The main plot also contains its fair share of interesting gender politics, although delivered far more playfully and explicitly than in Mia’s story. By far the most charismatic character in the film is Lola, who deftly dances with dizzying speed between soft-spoken whimsy and terrifying anger, with frequent stops at full-fledged insanity. The film subverts the usual horror film dichotomy of female captive and male captor – while Lola’s father (a particularly effective John Brumpton) does act as her muscle at several points throughout the film, she is obviously running the show. Brent spends much of the film tied up, taunted, and assaulted by Lola. She sexually humiliates him, undressing him without his consent and at one point forcing him to fellate her finger in a scene that recalls the rape sequence from the 2010 remake of I Spit on Your Grave. In a particularly tense and brutal moment, she penetrates him with a power drill in a scene that would fit neatly into a Carol Clover gender analysis. (I love Clover but I’m not a Freudian, so won’t go so far as to call his eventual cellar prison womb-like.)
Speaking of psychoanalysis, Lola’s competitive jabs toward Bright Eyes, (Anne Scott-Pendlebury) her father’s … companion, for a lack of a better word, scream out Electra complex, but they also gesture (satirically, I think) toward the prevalence of film narratives which pit woman against one another as rivals for the affection of a man. This narrative bias is what makes films like The Craft (1996) and House (1997) so refreshing in their honest portrayal of positive female relationships (up until the witchcraft hits the fan, anyway), but I digress.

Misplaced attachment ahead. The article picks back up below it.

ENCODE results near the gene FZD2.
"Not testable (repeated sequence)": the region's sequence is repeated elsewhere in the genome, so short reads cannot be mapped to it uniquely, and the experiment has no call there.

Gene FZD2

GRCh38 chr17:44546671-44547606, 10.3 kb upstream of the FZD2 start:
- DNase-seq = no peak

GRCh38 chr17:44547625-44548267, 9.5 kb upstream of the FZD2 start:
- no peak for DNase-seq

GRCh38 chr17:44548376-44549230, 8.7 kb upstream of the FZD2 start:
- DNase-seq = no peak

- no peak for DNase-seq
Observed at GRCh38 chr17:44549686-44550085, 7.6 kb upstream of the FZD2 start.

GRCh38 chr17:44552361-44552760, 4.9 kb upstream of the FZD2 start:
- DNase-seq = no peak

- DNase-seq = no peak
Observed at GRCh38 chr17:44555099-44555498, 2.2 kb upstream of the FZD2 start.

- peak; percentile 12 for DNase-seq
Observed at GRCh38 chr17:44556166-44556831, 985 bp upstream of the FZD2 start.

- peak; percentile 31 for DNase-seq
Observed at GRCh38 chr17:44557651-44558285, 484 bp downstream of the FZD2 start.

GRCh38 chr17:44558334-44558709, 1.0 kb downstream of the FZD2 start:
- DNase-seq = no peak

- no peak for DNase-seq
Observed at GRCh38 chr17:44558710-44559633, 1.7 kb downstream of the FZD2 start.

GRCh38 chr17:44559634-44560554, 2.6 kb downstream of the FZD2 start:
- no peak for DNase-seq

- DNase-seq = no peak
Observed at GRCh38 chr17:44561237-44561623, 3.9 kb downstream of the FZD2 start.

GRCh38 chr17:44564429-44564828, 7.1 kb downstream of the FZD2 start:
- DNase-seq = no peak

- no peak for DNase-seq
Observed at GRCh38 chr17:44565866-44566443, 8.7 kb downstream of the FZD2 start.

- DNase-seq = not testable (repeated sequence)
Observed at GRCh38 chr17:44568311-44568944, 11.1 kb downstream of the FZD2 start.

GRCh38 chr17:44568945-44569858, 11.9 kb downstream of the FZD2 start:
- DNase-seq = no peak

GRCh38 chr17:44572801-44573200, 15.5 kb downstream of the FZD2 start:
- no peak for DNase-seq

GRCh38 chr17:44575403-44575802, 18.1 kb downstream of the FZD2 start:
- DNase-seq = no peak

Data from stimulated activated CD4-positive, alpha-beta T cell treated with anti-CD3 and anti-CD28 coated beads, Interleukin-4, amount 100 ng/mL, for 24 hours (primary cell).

The Loved Ones is at times hard to watch and at other times impossible to look away from. If you have any sort of taste for the absurd (and a strong stomach), you will likely find it irresistible. Despite its failure to pass the Bechdel test (if I missed an exchange, let me know), I would still consider it to be a feminist film in a lot of ways, and an immensely entertaining one at that.
Score: 8.5 out of 10 paper crowns.
- Lola’s makeup and dress are so on point during her makeshift prom that I wanted to immediately Pin them – and I’m not even on Pinterest.
- The continually rotating disco ball in Lola’s house was mesmerizing – more horror films should have such festive sets!
- McLeavy’s riotously deranged delivery of “open up for the airplane” during the chicken scene is something that I could watch every day for the rest of my life and never tire of.
- Brumpton brought a lot of nuance and deft comic timing to his role – some really great and expressive face acting on his part.